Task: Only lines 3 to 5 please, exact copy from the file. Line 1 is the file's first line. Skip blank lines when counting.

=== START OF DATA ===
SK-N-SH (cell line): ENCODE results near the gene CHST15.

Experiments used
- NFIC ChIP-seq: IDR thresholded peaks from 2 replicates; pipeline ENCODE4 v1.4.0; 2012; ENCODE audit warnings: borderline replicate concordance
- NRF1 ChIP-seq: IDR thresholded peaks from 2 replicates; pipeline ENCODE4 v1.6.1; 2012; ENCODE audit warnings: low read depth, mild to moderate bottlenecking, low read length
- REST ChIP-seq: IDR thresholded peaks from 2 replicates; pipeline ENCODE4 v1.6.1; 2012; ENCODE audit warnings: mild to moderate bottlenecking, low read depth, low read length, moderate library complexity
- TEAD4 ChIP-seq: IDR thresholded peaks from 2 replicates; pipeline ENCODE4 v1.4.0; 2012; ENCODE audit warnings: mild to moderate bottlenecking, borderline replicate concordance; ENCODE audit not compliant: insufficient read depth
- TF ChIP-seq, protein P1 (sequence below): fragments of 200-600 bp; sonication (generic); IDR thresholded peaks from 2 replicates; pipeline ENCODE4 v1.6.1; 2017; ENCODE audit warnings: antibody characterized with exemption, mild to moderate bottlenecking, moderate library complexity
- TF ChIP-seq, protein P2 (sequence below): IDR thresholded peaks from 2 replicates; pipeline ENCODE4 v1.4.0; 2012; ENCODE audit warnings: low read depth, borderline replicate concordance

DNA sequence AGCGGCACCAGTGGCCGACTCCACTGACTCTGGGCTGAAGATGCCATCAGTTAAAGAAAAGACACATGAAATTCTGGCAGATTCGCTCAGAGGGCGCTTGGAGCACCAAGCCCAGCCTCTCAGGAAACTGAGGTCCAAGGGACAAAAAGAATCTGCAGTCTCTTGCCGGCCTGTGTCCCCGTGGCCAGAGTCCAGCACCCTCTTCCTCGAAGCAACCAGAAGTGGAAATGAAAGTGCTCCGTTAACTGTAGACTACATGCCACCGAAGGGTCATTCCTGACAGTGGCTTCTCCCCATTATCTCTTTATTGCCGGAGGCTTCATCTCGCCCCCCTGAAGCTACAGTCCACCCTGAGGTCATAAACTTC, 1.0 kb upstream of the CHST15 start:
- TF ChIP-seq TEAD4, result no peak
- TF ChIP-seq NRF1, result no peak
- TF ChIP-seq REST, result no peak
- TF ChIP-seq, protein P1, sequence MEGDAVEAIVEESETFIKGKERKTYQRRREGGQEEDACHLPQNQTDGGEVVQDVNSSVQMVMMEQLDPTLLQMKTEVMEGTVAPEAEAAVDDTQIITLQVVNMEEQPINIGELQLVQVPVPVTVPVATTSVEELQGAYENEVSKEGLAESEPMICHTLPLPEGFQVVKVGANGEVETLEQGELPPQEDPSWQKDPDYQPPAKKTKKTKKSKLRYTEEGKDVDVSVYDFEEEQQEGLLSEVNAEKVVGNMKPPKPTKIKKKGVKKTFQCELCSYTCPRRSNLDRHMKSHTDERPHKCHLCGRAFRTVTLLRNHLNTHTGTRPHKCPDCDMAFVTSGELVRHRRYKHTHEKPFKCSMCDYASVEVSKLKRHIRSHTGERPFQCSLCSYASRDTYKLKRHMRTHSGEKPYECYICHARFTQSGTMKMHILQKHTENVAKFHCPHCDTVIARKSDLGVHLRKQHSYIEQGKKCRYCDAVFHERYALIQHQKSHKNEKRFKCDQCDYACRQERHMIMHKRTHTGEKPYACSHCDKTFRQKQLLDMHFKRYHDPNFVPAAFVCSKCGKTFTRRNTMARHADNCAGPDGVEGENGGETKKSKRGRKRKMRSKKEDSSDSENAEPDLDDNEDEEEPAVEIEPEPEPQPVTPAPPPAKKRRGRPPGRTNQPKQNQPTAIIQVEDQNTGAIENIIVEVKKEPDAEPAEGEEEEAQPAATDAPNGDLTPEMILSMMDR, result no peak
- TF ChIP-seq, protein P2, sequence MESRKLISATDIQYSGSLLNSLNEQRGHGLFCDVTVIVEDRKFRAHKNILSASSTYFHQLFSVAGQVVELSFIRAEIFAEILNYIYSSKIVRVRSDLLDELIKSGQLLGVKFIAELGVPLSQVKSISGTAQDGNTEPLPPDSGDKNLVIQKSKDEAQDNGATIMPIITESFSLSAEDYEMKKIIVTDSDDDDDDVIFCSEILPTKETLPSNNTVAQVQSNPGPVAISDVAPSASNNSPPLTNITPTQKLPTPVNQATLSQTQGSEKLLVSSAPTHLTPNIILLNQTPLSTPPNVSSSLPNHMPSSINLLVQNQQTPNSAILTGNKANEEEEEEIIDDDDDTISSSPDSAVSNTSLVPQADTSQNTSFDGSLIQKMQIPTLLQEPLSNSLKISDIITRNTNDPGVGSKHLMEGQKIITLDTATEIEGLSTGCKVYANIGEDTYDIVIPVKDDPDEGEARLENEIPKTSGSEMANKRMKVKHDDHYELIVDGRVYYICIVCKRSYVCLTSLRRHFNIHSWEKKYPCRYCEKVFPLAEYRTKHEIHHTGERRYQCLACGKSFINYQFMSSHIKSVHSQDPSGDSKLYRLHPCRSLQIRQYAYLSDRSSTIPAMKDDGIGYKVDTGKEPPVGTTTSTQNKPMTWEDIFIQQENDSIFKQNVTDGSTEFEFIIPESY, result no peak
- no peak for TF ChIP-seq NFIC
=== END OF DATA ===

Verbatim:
- NFIC ChIP-seq: IDR thresholded peaks from 2 replicates; pipeline ENCODE4 v1.4.0; 2012; ENCODE audit warnings: borderline replicate concordance
- NRF1 ChIP-seq: IDR thresholded peaks from 2 replicates; pipeline ENCODE4 v1.6.1; 2012; ENCODE audit warnings: low read depth, mild to moderate bottlenecking, low read length
- REST ChIP-seq: IDR thresholded peaks from 2 replicates; pipeline ENCODE4 v1.6.1; 2012; ENCODE audit warnings: mild to moderate bottlenecking, low read depth, low read length, moderate library complexity